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The Tree of Life
The Tree of Life is a common motif in many mythologies. There is not a consistent purpose for the tree of life, some of the more common purposes are giving life to the original gods or humans and connecting different worlds. Some popular versions of the tree of life in the Garden of Eden, Yggdrasil, the Norse tree of life that connects different worlds, and the Celtic tree of life at the center of the Celtic Otherworld.
Genesis 2:9 claims, “And the Lord God made all kinds of trees that were pleasing to the eye and good for food. In the middle of the garden were the tree of life and the tree of the knowledge of good and evil.” Not much is known about the tree of life in the bible and it is debated whether or not the tree of life and the tree of the knowledge of good and evil are two separate trees or they are the same tree.
In Norse mythology, Yggdrasil is an enormous ash tree that connects different worlds together (please see image 1 in the gallery at the top of the page). Formed from the words, “ygg” and “drasil,” the tree’s name means terrible steed. This description is accurate since it is said that Odin “rode the gallows” in order to acquire knowledge. Also extremely popular is the Celtic tree of life (please see image 2). A tribe would clear away forest for their settlements but would always leave on tree in the middle of their community. This would be their Tree of Life where chieftains were inaugurated and to cut it down deserved the worse punishment. The tree was also said to be key to accessing the Celtic Otherworld. The most common symbol representing the Celtic Tree of Life is interesting because it also involves interlacement. It is representative that the tree gives life and death and that we are in a never ending cycle (please see Image 3). This style and themes are present in the majority of mythologies surrounding the tree of life. In Estoire del Saint Graal, the tree of life grew from a branch of the tree of knowledge of good and evil that Eve carried out of the Garden of Eden when she was cast out. This tree represented a multitude of emotions throughout its existence being called the tree of death, the tree of life, and the tree of help and comfort. It turned different colors according to humanity’s actions including white for purity when Adam and Eve were first cast out, green for fruit when Abel was conceived, and red for bloodshed when Cain killed Abel. The tree is tied to humanity and used by Solomon in the creation of his ship. The text depicts the tree of life as a direct link to God which changes based on mankind's relationship with him. In addition to the relationship with God, the tree's symbolism of unity and connectivity between everything in the world indicates a mindset of predestination. Predestination in the text is further supported by the various prophecies and advice in the text. The tree confirms the various Christian influences in Estoire del Saint Graal and shows how the entire story is rooted in religion.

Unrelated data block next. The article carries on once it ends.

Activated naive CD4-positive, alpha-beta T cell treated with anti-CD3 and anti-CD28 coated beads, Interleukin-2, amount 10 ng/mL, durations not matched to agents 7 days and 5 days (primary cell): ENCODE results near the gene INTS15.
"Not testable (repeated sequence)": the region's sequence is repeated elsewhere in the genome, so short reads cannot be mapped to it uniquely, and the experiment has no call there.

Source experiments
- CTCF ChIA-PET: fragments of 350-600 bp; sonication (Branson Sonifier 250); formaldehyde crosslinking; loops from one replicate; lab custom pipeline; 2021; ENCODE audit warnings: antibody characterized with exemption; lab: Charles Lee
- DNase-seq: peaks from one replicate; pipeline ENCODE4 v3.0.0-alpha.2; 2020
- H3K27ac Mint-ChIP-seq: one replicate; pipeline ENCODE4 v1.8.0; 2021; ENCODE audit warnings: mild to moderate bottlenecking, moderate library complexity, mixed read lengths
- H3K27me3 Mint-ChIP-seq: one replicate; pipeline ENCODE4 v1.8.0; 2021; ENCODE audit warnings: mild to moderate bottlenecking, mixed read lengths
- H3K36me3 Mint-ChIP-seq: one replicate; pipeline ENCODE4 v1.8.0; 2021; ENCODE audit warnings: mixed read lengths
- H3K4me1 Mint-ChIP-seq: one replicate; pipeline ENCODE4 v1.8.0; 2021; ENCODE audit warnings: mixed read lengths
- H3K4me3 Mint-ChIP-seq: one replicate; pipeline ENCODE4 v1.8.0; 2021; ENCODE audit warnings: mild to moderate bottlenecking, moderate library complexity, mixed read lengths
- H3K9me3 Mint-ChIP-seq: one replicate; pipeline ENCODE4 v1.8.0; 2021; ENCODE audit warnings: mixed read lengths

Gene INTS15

In recent years, the tree of life is a common concept that has come to represent the cycle of life and how all parts of our lives influence one another. In 2011, Terrence Malick created a movie called Tree of Life (please see video 1 in the gallery at the top of the page). The movie features a "tree of life" in the main character's backyard showing how there are things in his life that remain the same. Furthermore, the movie is atypical in its format representing the difficulty in understanding life.